It has been about eight months since the world premiere of “Generation Found,” a documentary highlighting a recovery high school in Houston and the growing recovery high school movement.
The film followed students and administrators through their recovery journey at Archway Academy in Houston. With about 80 current students, Archway is regarded as one of the most successful and effective recovery high schools in the nation.
“The response has been really warm,” Mario Diurno, the film’s outreach director, told DrugRehab.com. “We’ve had over a few hundred showings in theaters themselves, and they’re still going on. People are still requesting to gather a screening.”
“Generation Found” is already having an impact on the greater recovery high school movement. Diurno says that after seeing the film, people in communities across the nation are mobilizing to start their own recovery high school.
“The whole point of this was to really start that conversation, and it was really almost like a call to action to get people informed, let them know that it’s available, have a discussion after and then really get something going where they start to hit the pavement,” said Diurno.
He says the film has helped other recovery schools build an alliance of support. More and more people are reaching out every day with questions about the movement.
“They just want to tell their story and share what’s worked for them over the last 10 years,” said Diurno.
When people contact Diurno asking how to start a recovery high school in their community, he usually refers them to Sasha McLean, executive director of Archway Academy and vice chairman of the Association of Recovery Schools.
McLean’s and Archway Academy’s doors are always open to anyone who wants to visit and learn how to implement a recovery high school.
Critics and audiences across the country are raving about the film. “Generation Found” is director Greg Williams’ second film about recovery. It follows his award-winning debut, “The Anonymous People.”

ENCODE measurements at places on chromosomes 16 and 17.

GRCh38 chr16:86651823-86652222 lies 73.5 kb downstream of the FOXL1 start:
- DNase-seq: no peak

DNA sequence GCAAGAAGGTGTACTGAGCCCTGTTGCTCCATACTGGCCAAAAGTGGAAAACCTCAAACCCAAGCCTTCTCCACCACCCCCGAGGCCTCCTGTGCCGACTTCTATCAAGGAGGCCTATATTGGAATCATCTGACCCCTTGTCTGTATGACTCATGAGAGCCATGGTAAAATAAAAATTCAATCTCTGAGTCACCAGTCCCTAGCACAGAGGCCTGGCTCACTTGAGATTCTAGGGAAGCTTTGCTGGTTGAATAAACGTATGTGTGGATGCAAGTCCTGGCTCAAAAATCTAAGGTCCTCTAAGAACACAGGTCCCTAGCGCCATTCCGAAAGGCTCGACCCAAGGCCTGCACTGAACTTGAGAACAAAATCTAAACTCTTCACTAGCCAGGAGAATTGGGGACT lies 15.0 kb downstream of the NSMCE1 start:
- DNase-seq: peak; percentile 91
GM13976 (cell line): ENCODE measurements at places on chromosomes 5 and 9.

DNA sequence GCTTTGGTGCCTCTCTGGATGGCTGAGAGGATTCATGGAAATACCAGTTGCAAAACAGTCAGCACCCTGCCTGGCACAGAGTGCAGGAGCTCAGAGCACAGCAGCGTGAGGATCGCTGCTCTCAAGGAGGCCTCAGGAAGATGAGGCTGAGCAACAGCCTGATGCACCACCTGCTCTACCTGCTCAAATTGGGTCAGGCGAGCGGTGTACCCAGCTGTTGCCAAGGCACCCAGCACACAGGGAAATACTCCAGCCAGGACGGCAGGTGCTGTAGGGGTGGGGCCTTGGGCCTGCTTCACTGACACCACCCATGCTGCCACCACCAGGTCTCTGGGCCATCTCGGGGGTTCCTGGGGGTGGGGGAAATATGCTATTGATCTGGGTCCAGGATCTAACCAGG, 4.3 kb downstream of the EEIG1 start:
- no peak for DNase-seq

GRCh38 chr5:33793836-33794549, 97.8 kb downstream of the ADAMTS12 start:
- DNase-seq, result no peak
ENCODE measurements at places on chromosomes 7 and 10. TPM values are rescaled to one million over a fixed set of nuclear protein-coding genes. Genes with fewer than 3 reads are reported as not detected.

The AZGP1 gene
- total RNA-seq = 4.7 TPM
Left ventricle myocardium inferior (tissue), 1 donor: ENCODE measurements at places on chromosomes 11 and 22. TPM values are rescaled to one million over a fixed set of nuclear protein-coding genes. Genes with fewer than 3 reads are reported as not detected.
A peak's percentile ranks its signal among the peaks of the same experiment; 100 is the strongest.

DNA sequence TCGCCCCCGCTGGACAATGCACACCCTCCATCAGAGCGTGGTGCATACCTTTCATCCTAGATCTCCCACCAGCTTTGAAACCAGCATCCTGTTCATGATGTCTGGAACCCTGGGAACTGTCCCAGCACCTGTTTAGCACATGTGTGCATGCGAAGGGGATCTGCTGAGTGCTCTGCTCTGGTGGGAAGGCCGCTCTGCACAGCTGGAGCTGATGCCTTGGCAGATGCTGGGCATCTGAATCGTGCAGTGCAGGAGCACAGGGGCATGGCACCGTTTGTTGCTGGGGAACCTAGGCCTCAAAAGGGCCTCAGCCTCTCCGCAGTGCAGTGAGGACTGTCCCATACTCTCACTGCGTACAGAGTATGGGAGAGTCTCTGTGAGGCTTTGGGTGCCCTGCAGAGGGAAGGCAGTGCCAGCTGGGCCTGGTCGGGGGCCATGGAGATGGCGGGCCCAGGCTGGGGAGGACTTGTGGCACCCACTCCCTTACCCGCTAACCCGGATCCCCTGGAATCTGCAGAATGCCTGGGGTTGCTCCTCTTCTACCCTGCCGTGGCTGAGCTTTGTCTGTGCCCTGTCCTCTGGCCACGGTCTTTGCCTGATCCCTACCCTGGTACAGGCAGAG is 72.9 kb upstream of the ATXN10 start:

According to Diurno, the documentary is Williams’ attempt to show people the impact of recovery high schools on young people in recovery.
“The team’s goal is to really expose this magical thing that was going on in Houston, Texas, and to share it with the rest of the world that you have high school kids, adolescents, and they’re surrounded by recovery all day,” he said.
The film has premiered in 11 cities across the country, including New York, Orlando, Los Angeles, Houston and Washington, D.C.
Many of the screenings drew capacity crowds, with hundreds of people coming out to see the film. Diurno says that the premiere in Seattle was one of the most memorable moments for the “Generation Found” team.
“In Seattle, that was like 400 people, maybe more,” he said. “They had a really good response there and a lot of excitement, and that helped build more buzz. Seattle was one of the biggest ones that was outside of Houston.”
Diurno says that nearly 500 people attended the Houston premiere, which drew the largest crowd of all screenings.
Diurno believes that the first generation of students who attend recovery schools will also be the ones to come back and lead the movement in the years to come.
He says that early addiction detection is crucial to stopping the wave of drug overdoses that is taking American youth and that recovery high schools are a means of doing just that.
“This is something so vital,” said Diurno. “This is life-changing. It’s such a needed thing. It’s something we don’t have enough of.”
For now, the “Generation Found” team’s goal is to spread awareness about this movement and get others to start talking about how recovery high schools could help their communities.
The film is now available for purchase and will soon be on iTunes, Amazon and other digital marketplaces. People can also request a showing of the film at a venue in their city by going to the “Generation Found” website.
“The more people that are talking about it, the better it is,” said Diurno. “This is only the beginning.”